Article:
04/06/2007: Shareholder Activism: Checks and Balances at Work (re: New York Times)
It will be interesting to see if Mr. Elmasry, ISS and the other Class A shareholders can place enough pressure on Mr. Sulzberger and the other Class B shareholders to live up to their fiduciary duty without hiding behind the historic dual class media protection arguments. Because once the arguments become centered upon economics, maximization of shareholder value and business strategy, both management and the Board will find themselves in a far more tenuous position, indeed.
04/05/2007: Shareholder Activism and the Free Markets (re: Motorola (MOT))
One share, one vote. Elimination of poison pills and staggered boards. The ability to wage proxy contests. In short, essential elements of the checks-and-balances among shareholders, corporate managements and Boards of Directors. This is why people like Carl Icahn and other activist investors serve a critical function in the capital allocation process. If a bunch of corporate cronies are intent on unfairly padding their wallets at the expense of shareholders, placing downward pressure on the stock price, buy up a stake and agitate for change. If a management team is off pursuing large ticket, low probability R&D projects, the strategy of which is perceived negatively in the marketplace, gain a toehold and clamor for a share buyback. This is a story we've seen acted out again and again.
01/24/2007: Proxy Voting and Economic Ownership: Getting the Big Things Right (re: vote w/o value)
Anyone who has been hanging around M&A, derivatives or prime brokerage knows of the ability to split off voting power from economic value, which can be used to great effect during hotly contested corporate fisticuffs. And I've got to say it does seem somewhat unethical (if not illegal) to wield voting power in the absence of economic interest or, more precisely, to use disproportionate voting power to impact a substantially smaller economic interest. It doesn't cost that much to buy votes, and if it can be used to sharply increase the odds of maximizing value on a position without risking a like amount of capital that is pretty cool. But is it fair, and does it go against the very principles or one share/one vote, when the shares and votes cease to be inextricably linked? I am neither an ethicist nor a moralist, but I can certainly appreciate the objections to this type of financial engineering.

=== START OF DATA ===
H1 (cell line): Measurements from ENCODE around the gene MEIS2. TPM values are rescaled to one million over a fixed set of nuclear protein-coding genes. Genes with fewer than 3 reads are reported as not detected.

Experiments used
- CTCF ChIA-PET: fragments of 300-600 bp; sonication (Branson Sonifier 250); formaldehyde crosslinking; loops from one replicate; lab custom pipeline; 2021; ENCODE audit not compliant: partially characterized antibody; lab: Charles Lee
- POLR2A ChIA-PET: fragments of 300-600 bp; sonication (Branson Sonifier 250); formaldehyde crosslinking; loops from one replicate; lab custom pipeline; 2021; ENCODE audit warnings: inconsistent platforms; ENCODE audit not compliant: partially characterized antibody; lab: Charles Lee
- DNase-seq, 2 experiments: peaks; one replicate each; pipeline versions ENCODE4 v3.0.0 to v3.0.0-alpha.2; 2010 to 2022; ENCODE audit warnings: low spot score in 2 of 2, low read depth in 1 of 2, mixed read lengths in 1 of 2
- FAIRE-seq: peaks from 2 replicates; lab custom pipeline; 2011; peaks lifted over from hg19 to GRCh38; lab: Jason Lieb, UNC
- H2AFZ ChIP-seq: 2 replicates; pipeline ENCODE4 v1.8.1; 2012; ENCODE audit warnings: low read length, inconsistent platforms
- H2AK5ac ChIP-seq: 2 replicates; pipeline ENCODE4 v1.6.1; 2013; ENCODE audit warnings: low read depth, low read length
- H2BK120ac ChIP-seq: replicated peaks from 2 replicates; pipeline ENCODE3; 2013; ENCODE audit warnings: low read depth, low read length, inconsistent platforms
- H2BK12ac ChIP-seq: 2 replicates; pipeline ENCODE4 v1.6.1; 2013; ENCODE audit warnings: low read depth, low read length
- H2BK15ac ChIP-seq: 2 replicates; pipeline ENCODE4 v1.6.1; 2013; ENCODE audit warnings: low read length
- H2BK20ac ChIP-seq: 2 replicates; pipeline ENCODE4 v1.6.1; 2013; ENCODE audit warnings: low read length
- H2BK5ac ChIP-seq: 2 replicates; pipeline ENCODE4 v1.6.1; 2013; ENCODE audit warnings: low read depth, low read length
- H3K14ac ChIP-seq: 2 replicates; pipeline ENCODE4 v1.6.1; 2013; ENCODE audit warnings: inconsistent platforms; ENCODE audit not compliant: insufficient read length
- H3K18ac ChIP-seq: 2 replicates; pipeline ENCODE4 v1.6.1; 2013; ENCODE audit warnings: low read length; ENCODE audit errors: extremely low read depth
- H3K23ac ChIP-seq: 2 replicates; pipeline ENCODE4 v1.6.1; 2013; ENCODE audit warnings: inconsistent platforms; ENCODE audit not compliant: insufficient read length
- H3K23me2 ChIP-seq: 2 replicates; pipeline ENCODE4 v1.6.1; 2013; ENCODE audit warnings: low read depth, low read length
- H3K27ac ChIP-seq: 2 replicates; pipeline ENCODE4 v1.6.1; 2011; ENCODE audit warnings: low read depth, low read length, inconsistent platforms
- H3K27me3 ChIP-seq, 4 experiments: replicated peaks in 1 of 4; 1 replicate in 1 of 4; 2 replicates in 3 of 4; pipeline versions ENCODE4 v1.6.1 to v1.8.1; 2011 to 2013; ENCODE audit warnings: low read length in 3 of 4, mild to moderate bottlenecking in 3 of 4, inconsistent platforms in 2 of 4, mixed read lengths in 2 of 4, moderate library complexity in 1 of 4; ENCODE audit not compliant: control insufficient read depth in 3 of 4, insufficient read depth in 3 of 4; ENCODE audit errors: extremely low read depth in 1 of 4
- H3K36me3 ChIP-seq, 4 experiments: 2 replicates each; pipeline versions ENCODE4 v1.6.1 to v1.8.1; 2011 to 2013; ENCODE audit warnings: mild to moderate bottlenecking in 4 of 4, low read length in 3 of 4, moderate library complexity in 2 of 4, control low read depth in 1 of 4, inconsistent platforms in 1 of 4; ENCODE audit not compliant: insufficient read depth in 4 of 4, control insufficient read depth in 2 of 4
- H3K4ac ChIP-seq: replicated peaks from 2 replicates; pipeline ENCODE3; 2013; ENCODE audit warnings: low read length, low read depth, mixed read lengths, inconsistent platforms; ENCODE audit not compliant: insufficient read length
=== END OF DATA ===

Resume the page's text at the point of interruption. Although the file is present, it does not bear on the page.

Thorold Barker of the Financial Times recently penned a very lucid and insightful column concerning the value of a vote on Wall Street. It is one of the better pieces I've read in this vein, which is not surprising since Thorold is a very smart guy who has inspired me to critique his thoughts previously. Some of the salient points from his recent column are as follows:
Concerning the News Corp. (NWS)/Dow Jones bid
Success will depend on winning the support of the Bancroft family, which controls the company through super-voting shares but has limited influence in the day-to-day running of the business. If Mr Murdoch cannot charm or bully them into selling, ordinary shareholders will probably see their stakes plummet in value.
Concerning the Dolan Family/Cablevision bid
Then, on Wednesday, the Dolan family finally got a board recommendation to take Cablevision private after two failed attempts. The trouble is, the price is still too low. Time Warner Cable would almost certainly snap it up for more than the Dolans are willing to pay. But the family, again with voting control through a dual structure, has denied other shareholders full value by refusing to sell the company to anybody else.
On the possible benefit of a dual-class share structure
It is not all doom and gloom. Such shareholder structures can sometimes work in favour of the disenfranchised. For example, Mr Murdoch would not have offered anything like $5bn as an opening bid for Dow Jones if he had not needed to dislodge the Bancrofts. If a deal does get done, the entrenched family position will have made all shareholders a lot richer.